MSc Social Science Research Methods (Psychosocial Studies Specialism – Sociology Pathway)
The MSc Social Science Research Methods (Psychosocial Pathway) provides students with an opportunity to study contemporary issues in theoretical and applied psychosocial and critical psychology research within a research training context. The MSc is taught by internationally renowned scholars in the field and is the only ESRC-recognised masters of its kind in Britain. The programme is inter-disciplinary in nature and draws upon scholarship and research in psychology, sociology, cultural and gender studies. Modules include Recent debates in psychosocial studies and critical psychology; Approaching Subjectivity and An Introduction to Psychosocial research methods. Students come from a wide variety of backgrounds and have researched issues such as anxiety and environmental campaigns; phenomenological approaches to adoption; women and embodiment on the internet; cynicism and political subjectivity; identity and the construction of avatars and ethical concern for distant suffering. The school is home to the top-ranked interdisciplinary journal Subjectivity.
Teaching and Training
Example: Our teaching in postgraduate psychosocial studies and critical psychology has a long-established international reputation, and a significant number of international students have studied with us. Both staff and students bring to the programme a wide variety of histories and academic backgrounds, which provides exciting exposure to a diversity of practical experiences as well as in-depth academic knowledge.
The MSc is recognised by the ESRC as providing post-graduate research methods training qualifying students in the foundation for doctoral research (1 of the 1+3). This training provides a generic introduction to quantitative and qualitative methods of social research, and the wider issues of research design. The dissertation provides an opportunity for students to apply the skills and knowledge they have gained from the taught modules in the form of an applied piece of psychosocial/critical psychological research, supervised by an experienced academic researcher.
The MSc provides a distinctive combination of cutting edge approaches to psychosocial research and critical psychology, providing an excellent foundation for future employment in psychosocial-linked jobs and research posts. The course is also a valuable qualification for professionals and volunteer workers involved in social and psychological research.
In addition to formal classroom training, there are many opportunities for intellectual development within the Subjectivity and Psychosocial research Group, the Gender and Sexualities Research Group, the Childhood research Group and the Culture, Imagination and Practice Research Group. Postgraduate psychosocial students regularly meet, present work in progress and exchange ideas. Students may also gain form being involved in the events we organise such as the international Subjectivity conference and the ESRC National Centre for Research Methods Network for Methodological Innovation on Researching Affect.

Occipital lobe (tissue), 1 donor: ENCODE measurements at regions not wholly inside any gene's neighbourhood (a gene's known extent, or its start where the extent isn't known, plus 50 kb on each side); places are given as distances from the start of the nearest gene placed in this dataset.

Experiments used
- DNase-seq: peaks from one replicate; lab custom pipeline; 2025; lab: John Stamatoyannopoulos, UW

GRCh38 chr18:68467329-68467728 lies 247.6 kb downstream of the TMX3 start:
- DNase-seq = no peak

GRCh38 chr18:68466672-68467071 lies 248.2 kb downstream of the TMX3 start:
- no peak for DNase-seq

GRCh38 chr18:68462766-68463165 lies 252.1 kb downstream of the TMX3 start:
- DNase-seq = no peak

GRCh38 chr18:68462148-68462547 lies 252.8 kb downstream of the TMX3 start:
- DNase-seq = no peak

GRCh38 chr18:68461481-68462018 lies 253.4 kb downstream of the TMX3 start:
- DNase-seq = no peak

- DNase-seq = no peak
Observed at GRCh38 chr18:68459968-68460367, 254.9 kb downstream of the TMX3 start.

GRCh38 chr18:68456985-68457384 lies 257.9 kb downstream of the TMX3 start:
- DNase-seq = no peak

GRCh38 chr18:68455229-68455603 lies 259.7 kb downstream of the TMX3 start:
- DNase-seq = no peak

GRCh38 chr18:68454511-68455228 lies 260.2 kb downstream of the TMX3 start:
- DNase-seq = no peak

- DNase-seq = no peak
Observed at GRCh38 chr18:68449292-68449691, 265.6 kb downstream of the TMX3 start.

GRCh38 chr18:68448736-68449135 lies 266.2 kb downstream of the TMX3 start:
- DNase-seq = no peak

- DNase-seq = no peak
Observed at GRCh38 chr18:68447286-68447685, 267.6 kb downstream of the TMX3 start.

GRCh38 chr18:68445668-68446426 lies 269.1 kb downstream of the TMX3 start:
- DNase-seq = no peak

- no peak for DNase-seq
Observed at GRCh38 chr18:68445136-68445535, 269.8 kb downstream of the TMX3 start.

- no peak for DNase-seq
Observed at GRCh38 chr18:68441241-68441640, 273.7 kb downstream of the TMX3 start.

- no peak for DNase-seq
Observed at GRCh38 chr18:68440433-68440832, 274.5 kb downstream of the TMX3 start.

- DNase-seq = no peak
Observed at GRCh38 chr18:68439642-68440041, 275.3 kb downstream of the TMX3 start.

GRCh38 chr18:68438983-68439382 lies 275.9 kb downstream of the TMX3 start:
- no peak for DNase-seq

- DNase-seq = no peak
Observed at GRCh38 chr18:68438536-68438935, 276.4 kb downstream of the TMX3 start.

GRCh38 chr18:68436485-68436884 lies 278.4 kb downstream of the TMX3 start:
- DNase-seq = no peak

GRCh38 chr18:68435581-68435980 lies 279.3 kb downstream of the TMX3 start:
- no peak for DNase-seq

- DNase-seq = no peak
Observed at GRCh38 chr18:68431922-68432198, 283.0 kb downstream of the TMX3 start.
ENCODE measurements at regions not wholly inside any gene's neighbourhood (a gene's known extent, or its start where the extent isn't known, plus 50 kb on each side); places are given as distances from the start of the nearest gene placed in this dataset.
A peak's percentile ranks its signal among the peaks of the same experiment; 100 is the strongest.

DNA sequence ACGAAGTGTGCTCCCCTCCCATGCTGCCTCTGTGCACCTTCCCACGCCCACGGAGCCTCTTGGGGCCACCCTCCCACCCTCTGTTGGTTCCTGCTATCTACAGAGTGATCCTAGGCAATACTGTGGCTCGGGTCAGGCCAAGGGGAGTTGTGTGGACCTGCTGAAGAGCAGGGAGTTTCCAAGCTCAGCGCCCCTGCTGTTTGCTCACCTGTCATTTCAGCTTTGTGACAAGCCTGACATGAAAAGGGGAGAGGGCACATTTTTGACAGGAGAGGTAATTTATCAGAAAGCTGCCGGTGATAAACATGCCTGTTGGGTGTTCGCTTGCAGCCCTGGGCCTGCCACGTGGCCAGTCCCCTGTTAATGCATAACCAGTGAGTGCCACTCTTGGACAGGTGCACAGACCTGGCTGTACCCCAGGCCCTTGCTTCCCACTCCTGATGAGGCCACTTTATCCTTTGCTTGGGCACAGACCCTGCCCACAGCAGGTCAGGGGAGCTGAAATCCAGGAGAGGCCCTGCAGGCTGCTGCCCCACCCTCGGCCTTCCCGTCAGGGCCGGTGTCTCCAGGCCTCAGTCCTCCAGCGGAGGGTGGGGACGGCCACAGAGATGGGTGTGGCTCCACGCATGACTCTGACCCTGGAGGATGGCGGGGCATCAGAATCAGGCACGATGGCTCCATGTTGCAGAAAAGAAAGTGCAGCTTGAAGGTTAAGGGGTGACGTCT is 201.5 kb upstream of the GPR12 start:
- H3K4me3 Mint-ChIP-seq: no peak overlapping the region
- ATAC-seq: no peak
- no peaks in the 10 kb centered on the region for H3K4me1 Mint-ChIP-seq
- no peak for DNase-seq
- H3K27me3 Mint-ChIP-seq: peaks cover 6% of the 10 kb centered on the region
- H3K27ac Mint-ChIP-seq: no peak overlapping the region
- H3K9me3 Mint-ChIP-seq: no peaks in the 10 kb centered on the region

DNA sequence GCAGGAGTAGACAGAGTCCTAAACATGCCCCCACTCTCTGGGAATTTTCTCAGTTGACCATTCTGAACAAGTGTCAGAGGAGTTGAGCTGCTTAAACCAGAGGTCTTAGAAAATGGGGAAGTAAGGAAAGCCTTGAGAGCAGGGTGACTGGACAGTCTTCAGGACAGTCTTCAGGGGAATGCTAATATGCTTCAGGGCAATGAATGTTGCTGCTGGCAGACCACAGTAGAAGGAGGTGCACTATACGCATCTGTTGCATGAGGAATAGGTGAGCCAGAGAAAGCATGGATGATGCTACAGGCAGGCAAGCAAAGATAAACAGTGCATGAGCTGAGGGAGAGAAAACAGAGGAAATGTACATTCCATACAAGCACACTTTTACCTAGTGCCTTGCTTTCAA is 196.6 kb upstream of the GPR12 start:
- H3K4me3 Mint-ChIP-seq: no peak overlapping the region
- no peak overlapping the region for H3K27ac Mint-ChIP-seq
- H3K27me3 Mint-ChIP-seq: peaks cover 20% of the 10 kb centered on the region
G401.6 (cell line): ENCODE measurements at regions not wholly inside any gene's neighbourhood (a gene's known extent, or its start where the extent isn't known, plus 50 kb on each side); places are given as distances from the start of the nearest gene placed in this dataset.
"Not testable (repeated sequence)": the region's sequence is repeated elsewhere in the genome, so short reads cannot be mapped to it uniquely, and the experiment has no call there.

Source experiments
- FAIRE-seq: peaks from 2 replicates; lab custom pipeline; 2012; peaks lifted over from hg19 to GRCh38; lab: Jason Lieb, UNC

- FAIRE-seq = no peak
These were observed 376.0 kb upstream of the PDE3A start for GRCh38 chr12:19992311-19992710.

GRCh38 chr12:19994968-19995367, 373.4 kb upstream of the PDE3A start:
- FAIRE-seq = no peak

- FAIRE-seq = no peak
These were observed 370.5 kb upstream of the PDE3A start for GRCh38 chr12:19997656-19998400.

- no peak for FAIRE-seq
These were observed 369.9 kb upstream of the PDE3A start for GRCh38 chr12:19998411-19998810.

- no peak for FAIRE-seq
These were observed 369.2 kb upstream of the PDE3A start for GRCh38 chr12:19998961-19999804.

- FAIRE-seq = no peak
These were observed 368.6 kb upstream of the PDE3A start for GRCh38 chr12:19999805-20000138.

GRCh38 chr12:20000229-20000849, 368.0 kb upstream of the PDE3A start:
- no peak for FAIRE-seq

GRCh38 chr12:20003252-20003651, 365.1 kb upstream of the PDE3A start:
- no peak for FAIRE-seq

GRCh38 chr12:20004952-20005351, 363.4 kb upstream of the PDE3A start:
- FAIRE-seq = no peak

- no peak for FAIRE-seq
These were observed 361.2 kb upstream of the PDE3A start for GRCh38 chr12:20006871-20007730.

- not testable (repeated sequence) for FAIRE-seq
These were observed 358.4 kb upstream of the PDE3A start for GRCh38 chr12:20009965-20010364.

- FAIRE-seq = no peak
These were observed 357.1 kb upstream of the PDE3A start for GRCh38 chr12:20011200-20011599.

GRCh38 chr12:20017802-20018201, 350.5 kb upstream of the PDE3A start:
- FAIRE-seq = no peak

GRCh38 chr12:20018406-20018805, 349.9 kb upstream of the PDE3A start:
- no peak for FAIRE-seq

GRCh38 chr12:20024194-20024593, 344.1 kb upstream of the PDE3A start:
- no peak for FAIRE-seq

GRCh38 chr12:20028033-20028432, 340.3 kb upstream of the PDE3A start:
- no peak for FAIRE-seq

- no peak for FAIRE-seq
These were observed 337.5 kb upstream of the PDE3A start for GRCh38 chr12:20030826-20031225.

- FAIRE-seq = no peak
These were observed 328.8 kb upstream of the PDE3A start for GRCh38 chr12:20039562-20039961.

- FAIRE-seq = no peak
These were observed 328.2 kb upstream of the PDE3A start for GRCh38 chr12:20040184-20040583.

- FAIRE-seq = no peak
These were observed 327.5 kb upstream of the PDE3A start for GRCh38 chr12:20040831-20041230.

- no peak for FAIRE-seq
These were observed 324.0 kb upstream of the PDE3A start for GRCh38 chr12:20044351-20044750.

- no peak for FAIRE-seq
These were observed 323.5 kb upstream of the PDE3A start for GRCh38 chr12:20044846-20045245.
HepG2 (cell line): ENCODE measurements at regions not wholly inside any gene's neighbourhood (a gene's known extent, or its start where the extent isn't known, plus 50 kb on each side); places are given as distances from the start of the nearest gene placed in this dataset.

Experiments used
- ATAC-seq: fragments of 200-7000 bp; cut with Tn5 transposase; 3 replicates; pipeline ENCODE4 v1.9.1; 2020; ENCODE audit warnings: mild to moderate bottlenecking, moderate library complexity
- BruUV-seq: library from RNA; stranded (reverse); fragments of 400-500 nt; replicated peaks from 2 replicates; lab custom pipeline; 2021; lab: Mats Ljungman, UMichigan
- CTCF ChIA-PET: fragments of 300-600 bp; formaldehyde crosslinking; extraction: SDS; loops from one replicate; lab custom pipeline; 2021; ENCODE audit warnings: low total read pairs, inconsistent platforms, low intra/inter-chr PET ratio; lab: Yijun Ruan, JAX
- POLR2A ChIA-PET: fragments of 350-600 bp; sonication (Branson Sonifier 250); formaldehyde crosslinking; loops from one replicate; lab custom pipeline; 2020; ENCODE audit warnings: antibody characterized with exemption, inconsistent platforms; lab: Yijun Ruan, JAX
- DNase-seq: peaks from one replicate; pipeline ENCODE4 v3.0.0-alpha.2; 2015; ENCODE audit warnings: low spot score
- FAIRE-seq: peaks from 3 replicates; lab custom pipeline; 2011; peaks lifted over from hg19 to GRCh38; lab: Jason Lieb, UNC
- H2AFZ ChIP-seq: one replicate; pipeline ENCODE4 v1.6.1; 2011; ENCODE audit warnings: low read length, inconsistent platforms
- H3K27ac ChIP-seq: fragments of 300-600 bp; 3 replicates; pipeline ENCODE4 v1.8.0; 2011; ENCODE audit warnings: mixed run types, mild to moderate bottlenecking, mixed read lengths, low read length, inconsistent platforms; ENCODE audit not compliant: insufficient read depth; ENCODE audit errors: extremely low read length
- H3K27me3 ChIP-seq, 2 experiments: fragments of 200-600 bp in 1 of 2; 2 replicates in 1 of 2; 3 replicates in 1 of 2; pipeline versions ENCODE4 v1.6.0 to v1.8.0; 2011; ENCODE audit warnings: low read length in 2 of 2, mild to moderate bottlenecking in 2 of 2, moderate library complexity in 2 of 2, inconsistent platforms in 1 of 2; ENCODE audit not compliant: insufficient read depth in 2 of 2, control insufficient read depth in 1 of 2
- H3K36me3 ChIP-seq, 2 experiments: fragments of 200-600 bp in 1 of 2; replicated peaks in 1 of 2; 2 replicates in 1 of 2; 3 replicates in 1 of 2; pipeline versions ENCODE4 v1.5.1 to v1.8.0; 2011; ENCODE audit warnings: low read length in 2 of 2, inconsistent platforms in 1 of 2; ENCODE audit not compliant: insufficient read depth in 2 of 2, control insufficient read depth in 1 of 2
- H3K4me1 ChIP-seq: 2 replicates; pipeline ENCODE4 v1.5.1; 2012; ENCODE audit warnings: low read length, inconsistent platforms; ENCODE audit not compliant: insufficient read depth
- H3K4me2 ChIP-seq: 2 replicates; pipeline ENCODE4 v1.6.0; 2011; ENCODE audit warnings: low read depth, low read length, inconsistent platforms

For detailed information about the Programme Elements, please visit the Degree Structure page.
Period of Study
The period of study is twelve months (October - September). The taught coursework takes place over two semesters (October - June). The dissertation is begun in the second semester but is completed during the summer months. The summer is a period of independent research with one to one supervision.
For further information about the Degree Structure, please visit the Degree Structure page.
Applications for study are invited in any area that falls within the School’s broad remit. Before applying, it is advisable for potential applications to use the School's website to familiarise themselves with the expertise of its staff. For further information about applications and admission requirements, please visit the How to Apply page
Valerie Walkerdine: Subjectivity; Gender and class; Psychoanalysis and psychosocial studies; critical psychology; Post foundational approaches to psychology and the psi sciences; Affect and experience; Community regeneration, affect and the global labour market; Cultural theory and artistic practice
Dimitris Papadopoulos: Matter, Materialism, Knowledge Politics; Precarious Labour, Embodied Capitalism and the Transformation of Work; The Problem of Experience in Social Science and Social Theory; Political Change, Subjectivity, Sovereignty & Control; Cultural and Gender Politics, New Radical Social Activism; Critical Psychology, Activity Theory, LS Vygotsky
Steven Stanley: Mindfulness-informed psychosocial research as applied to various topic; Development of mindfulness/insight meditation as a first-person method of social psychological inquiry; relevance of ancient contemplative traditions to contemporary social science; Application of Buddhist theory and practice to traditions in modern psychology
Research Groups in the School
The above staff are members of one of more of the School’s numerous research groups. Students are encouraged to learn about and become members of these groups themselves and to attend research events in the School throughout their course, including the School Seminar Series.